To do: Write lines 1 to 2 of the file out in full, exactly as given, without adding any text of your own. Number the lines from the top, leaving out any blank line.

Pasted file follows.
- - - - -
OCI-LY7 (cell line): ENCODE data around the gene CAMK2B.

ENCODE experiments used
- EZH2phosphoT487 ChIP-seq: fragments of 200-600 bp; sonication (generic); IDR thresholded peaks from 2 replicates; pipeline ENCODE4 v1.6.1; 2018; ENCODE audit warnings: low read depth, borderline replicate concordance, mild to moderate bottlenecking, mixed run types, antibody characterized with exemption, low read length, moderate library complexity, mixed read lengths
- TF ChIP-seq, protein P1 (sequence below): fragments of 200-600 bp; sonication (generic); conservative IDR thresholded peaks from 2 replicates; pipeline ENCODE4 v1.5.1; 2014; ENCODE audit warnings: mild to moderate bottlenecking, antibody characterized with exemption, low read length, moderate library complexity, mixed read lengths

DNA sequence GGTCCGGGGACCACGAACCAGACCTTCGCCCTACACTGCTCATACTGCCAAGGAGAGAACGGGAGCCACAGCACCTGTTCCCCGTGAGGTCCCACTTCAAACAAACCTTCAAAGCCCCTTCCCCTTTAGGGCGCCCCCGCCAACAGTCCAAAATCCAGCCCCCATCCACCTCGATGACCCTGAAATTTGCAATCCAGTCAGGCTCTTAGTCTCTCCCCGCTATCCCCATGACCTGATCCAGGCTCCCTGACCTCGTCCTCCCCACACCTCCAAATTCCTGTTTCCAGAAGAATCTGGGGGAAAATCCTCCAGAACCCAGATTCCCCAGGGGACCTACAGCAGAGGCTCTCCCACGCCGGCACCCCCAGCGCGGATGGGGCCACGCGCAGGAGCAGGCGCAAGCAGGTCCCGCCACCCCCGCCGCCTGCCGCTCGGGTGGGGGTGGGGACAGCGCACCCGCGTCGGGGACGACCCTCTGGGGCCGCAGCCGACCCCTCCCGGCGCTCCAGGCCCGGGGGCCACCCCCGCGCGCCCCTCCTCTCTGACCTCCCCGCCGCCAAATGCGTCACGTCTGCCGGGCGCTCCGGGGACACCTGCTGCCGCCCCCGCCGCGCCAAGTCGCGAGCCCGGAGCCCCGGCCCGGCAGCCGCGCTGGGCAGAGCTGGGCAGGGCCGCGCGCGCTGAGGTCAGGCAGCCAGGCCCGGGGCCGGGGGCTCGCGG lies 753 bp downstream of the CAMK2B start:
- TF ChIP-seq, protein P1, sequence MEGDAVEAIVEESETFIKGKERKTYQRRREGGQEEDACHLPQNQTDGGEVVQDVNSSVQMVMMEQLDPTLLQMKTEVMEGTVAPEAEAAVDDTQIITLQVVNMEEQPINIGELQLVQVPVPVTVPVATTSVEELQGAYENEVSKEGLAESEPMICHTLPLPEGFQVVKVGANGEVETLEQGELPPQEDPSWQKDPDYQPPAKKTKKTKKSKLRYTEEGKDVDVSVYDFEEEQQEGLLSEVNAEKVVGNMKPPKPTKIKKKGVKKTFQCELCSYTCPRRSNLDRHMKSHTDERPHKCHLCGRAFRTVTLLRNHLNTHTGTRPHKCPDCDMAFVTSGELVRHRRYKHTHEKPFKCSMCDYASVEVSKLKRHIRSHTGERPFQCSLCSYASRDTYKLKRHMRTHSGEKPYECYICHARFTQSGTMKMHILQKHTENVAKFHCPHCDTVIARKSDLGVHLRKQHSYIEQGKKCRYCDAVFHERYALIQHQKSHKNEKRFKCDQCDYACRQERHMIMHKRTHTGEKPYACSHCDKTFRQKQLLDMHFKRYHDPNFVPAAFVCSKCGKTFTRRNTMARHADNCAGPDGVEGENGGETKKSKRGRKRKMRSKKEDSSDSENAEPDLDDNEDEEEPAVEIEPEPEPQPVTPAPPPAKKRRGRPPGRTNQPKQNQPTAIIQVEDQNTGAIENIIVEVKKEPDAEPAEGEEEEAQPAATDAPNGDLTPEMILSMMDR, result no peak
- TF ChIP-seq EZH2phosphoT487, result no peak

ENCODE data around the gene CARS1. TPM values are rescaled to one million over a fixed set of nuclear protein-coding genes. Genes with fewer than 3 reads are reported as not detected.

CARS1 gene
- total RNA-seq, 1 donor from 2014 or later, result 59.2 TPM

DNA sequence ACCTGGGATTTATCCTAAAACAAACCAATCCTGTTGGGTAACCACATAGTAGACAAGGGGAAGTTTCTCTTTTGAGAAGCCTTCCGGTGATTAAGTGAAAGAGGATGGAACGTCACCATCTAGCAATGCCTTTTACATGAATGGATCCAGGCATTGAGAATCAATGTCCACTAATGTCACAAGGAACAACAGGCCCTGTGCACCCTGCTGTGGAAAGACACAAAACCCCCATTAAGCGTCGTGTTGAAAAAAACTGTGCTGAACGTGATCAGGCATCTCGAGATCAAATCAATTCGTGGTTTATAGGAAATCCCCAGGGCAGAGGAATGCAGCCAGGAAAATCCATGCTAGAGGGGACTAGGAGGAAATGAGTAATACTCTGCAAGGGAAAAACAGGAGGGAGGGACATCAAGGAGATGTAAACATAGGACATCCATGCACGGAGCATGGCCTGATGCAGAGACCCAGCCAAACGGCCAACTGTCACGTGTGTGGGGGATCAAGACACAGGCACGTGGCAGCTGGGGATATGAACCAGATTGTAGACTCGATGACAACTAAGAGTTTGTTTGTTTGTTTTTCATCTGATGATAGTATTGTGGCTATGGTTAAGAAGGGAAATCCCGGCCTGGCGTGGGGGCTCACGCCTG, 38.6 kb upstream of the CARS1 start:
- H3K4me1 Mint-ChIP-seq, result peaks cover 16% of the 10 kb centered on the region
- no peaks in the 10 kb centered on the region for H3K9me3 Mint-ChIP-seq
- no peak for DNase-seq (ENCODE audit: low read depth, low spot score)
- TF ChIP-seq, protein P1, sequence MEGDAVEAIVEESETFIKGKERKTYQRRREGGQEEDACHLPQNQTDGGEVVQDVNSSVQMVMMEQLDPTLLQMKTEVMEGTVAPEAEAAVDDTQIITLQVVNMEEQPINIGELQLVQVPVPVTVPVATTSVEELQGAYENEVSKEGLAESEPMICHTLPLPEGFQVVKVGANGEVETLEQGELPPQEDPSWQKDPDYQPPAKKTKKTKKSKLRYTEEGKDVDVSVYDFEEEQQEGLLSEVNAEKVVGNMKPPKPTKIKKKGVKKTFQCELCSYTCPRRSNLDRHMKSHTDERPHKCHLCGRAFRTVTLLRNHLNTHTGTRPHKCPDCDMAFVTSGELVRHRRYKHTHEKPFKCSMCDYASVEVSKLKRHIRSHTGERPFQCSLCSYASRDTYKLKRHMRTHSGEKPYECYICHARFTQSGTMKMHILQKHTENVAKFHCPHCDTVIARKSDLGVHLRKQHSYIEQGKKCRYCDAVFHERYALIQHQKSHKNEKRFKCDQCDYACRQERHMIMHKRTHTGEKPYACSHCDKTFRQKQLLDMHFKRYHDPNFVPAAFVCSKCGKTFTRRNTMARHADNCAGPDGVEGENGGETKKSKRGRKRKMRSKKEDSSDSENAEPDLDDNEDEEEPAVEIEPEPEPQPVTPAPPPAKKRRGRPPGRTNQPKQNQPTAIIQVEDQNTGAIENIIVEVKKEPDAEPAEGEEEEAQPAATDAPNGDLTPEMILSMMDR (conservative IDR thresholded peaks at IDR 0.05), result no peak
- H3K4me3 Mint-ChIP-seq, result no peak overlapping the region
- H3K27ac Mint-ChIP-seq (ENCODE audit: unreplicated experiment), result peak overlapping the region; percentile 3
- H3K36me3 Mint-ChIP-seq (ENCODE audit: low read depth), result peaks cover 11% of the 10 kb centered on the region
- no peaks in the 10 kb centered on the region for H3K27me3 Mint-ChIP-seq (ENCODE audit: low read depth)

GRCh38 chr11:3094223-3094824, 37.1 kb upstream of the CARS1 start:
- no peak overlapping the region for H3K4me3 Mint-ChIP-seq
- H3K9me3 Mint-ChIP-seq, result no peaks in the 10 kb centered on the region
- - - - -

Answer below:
OCI-LY7 (cell line): ENCODE data around the gene CAMK2B.

ENCODE experiments used